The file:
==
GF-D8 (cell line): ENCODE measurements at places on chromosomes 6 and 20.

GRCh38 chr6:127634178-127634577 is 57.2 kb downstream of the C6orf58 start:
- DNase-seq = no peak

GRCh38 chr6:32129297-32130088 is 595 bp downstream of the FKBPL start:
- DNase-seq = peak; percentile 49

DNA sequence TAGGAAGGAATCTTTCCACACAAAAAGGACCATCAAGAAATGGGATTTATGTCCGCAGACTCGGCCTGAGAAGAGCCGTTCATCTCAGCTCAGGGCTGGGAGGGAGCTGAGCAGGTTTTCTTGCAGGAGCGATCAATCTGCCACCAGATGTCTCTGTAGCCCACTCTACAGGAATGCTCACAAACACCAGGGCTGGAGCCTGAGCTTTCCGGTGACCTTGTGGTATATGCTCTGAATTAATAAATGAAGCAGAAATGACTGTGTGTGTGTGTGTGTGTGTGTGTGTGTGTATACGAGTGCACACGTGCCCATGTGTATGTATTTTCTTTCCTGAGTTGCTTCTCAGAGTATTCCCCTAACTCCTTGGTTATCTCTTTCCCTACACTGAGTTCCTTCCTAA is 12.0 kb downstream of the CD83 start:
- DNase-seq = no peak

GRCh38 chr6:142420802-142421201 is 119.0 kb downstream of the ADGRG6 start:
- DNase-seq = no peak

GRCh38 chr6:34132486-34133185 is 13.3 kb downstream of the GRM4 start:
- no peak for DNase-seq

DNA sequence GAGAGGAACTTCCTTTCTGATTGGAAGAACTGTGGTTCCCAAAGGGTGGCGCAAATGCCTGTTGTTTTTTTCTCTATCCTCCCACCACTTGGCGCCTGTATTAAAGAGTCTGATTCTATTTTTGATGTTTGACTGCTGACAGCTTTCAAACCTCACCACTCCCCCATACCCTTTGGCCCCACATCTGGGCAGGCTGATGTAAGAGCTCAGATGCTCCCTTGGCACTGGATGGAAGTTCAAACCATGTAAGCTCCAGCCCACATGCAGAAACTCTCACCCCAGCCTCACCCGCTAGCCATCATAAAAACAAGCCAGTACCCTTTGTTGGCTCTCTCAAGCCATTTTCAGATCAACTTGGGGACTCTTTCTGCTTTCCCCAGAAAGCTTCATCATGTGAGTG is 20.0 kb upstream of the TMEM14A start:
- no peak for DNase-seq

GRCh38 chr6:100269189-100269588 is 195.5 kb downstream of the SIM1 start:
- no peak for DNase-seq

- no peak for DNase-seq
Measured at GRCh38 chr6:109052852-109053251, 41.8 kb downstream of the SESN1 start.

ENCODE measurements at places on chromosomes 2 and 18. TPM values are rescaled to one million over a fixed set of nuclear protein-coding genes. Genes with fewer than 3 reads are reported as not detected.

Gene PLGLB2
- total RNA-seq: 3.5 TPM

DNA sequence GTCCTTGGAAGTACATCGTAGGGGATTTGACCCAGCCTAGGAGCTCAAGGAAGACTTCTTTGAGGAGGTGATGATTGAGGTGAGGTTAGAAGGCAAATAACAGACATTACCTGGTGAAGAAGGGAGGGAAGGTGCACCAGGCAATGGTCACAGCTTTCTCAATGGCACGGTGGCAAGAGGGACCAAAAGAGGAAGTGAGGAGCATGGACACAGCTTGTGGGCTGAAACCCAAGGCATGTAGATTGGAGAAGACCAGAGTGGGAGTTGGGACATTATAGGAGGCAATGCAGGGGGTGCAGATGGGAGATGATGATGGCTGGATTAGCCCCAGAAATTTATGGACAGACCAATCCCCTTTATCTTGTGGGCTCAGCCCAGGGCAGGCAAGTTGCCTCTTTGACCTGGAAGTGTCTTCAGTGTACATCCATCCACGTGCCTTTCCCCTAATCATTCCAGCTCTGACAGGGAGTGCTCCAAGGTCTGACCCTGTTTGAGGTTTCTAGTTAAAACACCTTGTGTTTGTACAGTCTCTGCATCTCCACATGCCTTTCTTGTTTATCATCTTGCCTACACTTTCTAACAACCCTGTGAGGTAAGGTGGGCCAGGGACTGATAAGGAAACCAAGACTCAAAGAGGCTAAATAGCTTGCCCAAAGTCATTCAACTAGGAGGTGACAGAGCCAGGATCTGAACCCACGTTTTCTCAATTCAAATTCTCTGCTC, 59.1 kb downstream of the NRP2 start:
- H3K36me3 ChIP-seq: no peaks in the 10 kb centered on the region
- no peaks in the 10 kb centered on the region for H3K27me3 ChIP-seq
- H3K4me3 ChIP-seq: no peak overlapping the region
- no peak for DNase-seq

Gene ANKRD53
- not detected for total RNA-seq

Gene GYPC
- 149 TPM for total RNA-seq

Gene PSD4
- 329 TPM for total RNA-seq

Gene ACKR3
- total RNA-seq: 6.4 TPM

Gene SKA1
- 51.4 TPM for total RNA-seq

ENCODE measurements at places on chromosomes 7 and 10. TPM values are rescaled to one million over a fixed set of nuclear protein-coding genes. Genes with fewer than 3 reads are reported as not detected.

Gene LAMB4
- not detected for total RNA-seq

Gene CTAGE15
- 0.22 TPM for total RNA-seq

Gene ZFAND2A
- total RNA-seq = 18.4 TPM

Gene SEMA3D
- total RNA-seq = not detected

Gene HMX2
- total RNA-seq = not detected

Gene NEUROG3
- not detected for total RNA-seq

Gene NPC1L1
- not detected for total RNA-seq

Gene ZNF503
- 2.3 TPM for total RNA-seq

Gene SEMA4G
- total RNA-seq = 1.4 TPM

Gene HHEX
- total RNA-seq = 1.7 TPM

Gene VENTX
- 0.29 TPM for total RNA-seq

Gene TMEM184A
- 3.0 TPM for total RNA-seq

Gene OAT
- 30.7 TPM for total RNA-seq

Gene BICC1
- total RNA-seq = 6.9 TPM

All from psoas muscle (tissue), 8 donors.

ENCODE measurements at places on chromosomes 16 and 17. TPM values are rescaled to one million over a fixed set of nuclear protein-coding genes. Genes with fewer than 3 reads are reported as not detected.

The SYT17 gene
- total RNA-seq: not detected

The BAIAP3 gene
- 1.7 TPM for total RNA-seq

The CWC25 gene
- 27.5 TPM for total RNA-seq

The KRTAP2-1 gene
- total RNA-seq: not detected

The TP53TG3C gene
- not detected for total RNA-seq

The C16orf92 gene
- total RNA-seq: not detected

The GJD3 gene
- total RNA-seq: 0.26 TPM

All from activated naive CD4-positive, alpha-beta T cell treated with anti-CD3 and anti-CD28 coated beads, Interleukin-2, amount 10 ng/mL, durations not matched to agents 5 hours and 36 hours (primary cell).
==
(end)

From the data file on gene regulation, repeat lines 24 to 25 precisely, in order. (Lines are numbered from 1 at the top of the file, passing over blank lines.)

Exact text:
- H3K4me3 ChIP-seq: no peak overlapping the region
- no peak for DNase-seq